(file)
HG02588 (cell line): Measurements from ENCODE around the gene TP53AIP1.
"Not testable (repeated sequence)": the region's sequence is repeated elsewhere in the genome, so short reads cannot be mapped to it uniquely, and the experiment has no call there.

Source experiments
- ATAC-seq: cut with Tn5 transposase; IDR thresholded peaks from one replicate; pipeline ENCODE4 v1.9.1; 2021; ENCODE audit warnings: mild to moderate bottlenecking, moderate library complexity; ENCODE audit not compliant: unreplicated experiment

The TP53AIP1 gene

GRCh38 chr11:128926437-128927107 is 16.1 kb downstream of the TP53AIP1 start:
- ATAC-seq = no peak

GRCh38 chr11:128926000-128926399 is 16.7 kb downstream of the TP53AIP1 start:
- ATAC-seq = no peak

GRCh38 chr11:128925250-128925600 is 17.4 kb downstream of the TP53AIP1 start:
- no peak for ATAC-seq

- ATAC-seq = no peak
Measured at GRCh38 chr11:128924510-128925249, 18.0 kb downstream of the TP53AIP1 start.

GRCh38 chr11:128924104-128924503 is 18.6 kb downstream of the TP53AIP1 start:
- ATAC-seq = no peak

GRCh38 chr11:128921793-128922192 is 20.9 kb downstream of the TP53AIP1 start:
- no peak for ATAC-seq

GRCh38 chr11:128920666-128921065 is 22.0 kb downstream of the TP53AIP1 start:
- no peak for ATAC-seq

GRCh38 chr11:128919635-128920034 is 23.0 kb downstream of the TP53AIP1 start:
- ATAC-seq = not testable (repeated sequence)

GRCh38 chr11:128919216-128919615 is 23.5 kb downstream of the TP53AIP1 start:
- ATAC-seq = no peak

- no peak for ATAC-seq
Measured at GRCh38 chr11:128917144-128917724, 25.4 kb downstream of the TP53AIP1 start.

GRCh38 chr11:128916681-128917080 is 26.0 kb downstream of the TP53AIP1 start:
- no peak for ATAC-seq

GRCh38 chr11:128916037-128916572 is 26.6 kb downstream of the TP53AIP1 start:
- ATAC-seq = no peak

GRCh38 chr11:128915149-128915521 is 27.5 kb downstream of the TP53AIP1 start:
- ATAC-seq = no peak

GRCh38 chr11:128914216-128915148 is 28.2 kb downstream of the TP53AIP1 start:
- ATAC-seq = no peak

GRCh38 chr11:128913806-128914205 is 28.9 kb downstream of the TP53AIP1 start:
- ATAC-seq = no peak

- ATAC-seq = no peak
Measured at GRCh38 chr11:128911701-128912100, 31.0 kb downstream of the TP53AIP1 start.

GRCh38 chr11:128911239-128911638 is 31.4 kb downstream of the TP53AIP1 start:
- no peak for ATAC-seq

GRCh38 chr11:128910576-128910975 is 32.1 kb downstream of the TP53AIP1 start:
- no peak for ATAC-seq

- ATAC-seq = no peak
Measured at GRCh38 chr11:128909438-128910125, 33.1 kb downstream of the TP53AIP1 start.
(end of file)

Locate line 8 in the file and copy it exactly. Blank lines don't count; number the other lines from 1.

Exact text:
GRCh38 chr11:128926000-128926399 is 16.7 kb downstream of the TP53AIP1 start: